An easy to do item sat on my to do list for about two weeks. It was something new to try, it was unknown. How would it be received? How would I find the time to talk to everyone involved?
"Get Out of DUTY Free Cards"- that what was written there for two weeks.
Making the cards was easy, passing them out was fun! It also gave me a chance to check in with each of the 19 Class Assistants, whom I supervise. So, why did I wait so long?
It comes down to trying something new, leaving the status quo behind. This little gesture of taking a duty for each of the Class Assistants made a big impact. One of the Class Assistants said, "Is it Christmas again?" Another said, "Really, you are going to do my duty?" Another said, "Thank you, I need this!" The reactions were priceless and gave us a moment to smile together, to connect.
The Class Assistants have a lot of supervision duties, beyond their classroom responsibilities. They often feel unheard and underappreciated. I wanted to reach out in a small way to say thank you. When the Class Assistants "cash in" their cards, it will also give me a great excuse to walk in their shoes for 60 minutes. See supervision from their angle, allowing me to listen with different ears and see with different eyes.
The first card was "cashed in" to take a duty to give someone a break they really needed to regroup and get organized. This break for them was the busy most high impact learning situation I have been in in quite some time. I shadowed to a student for an hour during Portuguese class, a language that I do not speak. This child taught me a lot...he reverted to behaviors that are not seen as frequently any more. But I was ready because I had his behavior chart and reward in hand for when he showed the good behaviors. Well, the behavior chart was ripped in two before we could even review the first goal, one minute later an eraser was in his mouth, shoes and socks were sneakily taken off under the desk and for the grand finale he went running down the hallway. Wow...action packed hour (which I must record that I was wearing heels, already out stepping out of my comfort zone, making the sprint even more challenging for me)! There were sweet and tender moments intertwined throughout the unexpected ones...the child turned off the lights for the class as he was asked to do, sat with me to watch a short video and whispered "I love you" while rubbing my arm, and the child passed out erasers to all the other children so nicely. There were moments that were great!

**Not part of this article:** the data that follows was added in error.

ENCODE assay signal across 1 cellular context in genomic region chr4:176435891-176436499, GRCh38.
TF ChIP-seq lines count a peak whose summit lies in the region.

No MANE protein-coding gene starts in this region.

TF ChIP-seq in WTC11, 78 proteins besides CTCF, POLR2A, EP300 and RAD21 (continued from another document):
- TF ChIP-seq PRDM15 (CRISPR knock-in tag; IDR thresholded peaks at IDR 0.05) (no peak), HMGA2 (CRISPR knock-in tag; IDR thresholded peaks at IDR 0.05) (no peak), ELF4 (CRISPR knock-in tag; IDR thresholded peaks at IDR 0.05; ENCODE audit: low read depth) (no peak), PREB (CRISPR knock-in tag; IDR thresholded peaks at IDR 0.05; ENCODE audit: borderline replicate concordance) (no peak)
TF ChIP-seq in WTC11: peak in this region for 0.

The final moment came when a colleague walked by and asked if I needed help shortly after my sprint, in heels. I calmly accepted and we all sat together in the hallway for a moment trying to help the child understand why he needs to wear shoes at school. The child took the teacher's name tag and the child proclaimed, "I am Miss K!" That was where we were able to break through and get an in with reason. "OK! Teachers wear shoes and have to be with the students," we said. The child understood, got his socks and shoes on and walked to the assembly with the others. WOW again! He then danced and sang to his favorite song as the year three students presented their learning to the tune of "Don't Let me Down." The day ended with a high five and fist bump.
So, in conclusion, I have a lot to learn and was thankful for the opportunity of the staff member cashing in their Get Out of DUTY Free Card. Why did I wait two weeks to cross it off my list? I wonder what learning the other 18 cards have in store for me?!?!
As I concider being a principal one day, I have thought about how to pull a team together to create a strong positive school culture.
The traditional model of schooling continues to prove change is needed in today's world, but how do we get teacher's excited to embrace the changes? Through positive relationships school leaders can set the tone that is ready for change and teachers step up to the challenge. No matter how big or small the changes are, leaders need postive relationships to make them happen.
The behaviors of the teachers and the principal matter. When I become principal one day, I aspire to make the image I have for teachers and myself clear. When the points outlined below are practiced the team can trust eachother building a postive school culture.
Principal’s image of the teachers:
Please leave a comment if you agree, disagree or would like to edit the lists above. Being open to feedback and constructive critisims is part of the leadership gig that I have signed up for!
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